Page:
Image: Richard Ditch, 2008 [larger view].
Date Time Original: 2008:05:23 06:41:10
Exposure Time: 1/350
Rick Wright, Managing Director of WINGS Birding Tours Worldwide, writes:
Here’s a long, lean bird floating low in the water. All waterfowl — in the strict sense: ducks, geese, swans — are obviously more buoyant, and with the exception of the larger mergansers, obviously shorter-bodied. The contenders? Grebes, loons, cormorants.
Adult cormorants are either blackish or strikingly black-and-white; young birds can be paler, but I can’t think of any species at any age as pale as this bird. Cormorants are also notably longer-tailed, while on our mystery bird the tail is invisible beneath the folded wingtips. The neck is too thick, the head too large, and that amazing bill too thick and sharp for a cormorant, too.
The back three quarters or so of this bird — low-riding, silvery, tailless — would be all right for a grebe, but again, that thick neck, big head, and powerful bill just don’t fit any member of that relatively svelte bunch of pinheaded birds.
Everything fits, though, for a loon. Of the five extant species, we can quickly rule out Red-throated simply on this bird’s massive aspect. The paleness of the head and neck are quite unlike Common Loon, which even in its dullest plumage shows a dark crown, nape, and at least partial neck bands. This bird is also far too pale, too thick-necked, and too huge-billed for either of the black-throated species. We’re left with Yellow-billed Loon, or White-billed Diver as its known in much of its range — and it’s probably time to look at that bill.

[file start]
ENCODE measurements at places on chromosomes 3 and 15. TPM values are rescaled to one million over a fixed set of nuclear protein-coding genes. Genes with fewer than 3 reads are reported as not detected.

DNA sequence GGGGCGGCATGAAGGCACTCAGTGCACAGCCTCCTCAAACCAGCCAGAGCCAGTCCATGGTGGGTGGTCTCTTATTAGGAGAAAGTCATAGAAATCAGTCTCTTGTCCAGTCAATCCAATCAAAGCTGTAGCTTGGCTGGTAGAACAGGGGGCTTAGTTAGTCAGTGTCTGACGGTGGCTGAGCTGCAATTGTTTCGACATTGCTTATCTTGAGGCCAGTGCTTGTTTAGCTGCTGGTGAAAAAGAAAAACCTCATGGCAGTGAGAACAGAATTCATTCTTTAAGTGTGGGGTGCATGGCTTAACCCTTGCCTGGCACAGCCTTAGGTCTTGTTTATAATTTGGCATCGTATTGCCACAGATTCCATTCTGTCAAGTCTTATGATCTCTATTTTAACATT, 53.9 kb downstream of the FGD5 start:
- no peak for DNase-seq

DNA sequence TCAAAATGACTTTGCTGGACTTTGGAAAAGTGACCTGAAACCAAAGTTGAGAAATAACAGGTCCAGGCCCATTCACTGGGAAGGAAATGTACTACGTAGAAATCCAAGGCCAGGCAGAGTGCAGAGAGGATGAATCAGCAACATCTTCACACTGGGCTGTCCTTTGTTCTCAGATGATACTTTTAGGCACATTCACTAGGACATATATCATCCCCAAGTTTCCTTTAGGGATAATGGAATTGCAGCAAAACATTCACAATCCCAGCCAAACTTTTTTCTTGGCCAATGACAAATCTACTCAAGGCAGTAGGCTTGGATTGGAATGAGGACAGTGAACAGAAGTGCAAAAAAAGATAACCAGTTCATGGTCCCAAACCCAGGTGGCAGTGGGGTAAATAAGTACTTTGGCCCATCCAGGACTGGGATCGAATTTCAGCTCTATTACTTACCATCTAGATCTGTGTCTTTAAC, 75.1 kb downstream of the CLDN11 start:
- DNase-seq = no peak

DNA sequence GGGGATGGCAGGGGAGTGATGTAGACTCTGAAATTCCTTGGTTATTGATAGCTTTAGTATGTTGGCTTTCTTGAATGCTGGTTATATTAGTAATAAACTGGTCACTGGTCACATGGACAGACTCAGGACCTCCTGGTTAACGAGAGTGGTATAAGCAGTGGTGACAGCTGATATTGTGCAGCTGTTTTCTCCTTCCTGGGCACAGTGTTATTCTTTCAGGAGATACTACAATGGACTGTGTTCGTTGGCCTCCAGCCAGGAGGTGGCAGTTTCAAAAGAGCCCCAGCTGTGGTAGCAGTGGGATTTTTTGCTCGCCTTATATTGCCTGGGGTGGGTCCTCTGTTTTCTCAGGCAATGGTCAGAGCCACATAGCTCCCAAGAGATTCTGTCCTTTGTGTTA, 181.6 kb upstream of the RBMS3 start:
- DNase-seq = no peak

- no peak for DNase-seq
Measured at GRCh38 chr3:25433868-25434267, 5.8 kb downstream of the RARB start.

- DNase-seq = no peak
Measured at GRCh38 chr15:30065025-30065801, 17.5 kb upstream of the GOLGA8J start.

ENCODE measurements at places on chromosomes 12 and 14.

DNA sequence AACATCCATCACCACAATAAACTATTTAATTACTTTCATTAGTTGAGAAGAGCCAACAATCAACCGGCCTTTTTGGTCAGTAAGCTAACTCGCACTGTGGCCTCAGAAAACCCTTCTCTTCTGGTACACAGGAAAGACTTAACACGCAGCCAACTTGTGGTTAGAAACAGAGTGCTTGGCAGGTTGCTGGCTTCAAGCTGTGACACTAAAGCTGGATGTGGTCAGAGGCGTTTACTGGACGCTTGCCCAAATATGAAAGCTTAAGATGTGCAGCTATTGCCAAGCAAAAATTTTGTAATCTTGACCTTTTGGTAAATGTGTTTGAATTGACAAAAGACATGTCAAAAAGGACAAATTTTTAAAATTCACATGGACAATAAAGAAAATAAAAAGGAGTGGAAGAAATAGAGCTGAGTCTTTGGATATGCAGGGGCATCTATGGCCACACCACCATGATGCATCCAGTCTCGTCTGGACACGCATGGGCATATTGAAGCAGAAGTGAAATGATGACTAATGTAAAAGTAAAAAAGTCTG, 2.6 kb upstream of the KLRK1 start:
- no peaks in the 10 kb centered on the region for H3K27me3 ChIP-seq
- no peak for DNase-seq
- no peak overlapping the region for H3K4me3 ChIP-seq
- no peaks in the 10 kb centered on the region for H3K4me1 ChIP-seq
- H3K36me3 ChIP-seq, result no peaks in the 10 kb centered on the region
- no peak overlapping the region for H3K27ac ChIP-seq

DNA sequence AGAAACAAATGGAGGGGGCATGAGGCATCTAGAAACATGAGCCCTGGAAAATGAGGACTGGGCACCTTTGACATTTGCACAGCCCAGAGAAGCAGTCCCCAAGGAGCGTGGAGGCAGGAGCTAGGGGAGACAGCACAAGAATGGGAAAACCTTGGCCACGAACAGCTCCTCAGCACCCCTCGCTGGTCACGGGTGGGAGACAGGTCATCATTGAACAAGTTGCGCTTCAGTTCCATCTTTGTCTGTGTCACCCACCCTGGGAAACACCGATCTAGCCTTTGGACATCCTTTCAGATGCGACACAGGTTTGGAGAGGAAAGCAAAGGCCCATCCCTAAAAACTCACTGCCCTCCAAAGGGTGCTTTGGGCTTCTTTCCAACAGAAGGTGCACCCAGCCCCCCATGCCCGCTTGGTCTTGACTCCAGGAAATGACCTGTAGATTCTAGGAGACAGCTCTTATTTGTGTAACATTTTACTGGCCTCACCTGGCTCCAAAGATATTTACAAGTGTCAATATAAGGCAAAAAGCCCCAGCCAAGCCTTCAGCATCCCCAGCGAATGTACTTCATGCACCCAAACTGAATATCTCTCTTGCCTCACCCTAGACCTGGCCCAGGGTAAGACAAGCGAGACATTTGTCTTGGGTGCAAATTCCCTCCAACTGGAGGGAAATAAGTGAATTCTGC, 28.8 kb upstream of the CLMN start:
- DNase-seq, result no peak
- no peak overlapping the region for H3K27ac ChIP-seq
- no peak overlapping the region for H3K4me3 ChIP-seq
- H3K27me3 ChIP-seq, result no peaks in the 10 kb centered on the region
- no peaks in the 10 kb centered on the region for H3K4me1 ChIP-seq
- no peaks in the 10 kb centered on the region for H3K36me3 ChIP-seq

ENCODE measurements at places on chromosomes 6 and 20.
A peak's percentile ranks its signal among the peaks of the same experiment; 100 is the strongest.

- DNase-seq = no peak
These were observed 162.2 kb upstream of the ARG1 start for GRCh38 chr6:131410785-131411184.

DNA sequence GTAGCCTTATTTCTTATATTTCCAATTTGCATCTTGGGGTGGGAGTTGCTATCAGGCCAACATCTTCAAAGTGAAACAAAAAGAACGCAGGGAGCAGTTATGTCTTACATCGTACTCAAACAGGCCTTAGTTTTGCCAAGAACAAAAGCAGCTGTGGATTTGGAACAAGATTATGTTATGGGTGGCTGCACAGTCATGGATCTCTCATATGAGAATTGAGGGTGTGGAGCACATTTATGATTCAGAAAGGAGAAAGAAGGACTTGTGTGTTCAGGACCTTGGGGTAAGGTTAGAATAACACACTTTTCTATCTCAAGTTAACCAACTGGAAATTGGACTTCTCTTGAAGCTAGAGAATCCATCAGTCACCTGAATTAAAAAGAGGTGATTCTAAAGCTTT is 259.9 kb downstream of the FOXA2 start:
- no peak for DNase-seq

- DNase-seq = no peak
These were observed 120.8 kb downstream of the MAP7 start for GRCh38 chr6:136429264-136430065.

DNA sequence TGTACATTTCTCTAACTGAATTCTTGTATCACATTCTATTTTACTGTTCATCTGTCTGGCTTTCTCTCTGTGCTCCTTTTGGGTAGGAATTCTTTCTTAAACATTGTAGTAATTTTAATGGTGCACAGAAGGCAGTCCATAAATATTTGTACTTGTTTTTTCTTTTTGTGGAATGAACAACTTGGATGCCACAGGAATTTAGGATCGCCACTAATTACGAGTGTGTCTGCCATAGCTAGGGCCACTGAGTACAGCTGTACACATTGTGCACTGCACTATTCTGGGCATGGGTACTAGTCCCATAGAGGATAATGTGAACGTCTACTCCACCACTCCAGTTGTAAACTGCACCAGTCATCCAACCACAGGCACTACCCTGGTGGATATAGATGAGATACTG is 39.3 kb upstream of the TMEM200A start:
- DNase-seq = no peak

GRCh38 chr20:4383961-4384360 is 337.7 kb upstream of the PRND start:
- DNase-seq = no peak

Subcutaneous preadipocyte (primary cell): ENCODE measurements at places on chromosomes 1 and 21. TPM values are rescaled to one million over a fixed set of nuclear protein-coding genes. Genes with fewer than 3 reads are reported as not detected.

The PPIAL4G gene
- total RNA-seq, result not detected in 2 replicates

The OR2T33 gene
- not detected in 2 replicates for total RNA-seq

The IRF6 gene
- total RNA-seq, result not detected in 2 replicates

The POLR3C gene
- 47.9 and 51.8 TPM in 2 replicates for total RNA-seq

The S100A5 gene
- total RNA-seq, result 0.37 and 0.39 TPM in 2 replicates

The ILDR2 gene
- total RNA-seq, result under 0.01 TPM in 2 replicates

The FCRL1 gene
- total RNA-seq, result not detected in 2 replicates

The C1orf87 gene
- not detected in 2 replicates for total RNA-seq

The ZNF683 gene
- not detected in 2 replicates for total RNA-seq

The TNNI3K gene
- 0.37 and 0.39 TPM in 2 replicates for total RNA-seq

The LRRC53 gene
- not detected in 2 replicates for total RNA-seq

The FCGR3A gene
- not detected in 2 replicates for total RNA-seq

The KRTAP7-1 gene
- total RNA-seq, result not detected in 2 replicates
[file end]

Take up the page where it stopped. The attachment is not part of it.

This is a beak of epic proportion, with a ridiculously sharp gonydeal angle making the bird look as if it were smiling (perhaps it is). The gape extends way back on the “face” to under the eye. And the culmen — the ridge of the upper mandible — is dull yellowish-white, quite unlike the dark culmen of a Common Loon.
Not that many years ago, Yellow-billed Loon was a high Arctic specialty. With more people looking, and better information available on the species’ identification, Yellow-billeds are being found in winter at low densities throughout North America. At a distance, the pale head and neck and huge bill, shown so well in this photo, are the first tip-off.
Review all mystery birds to date.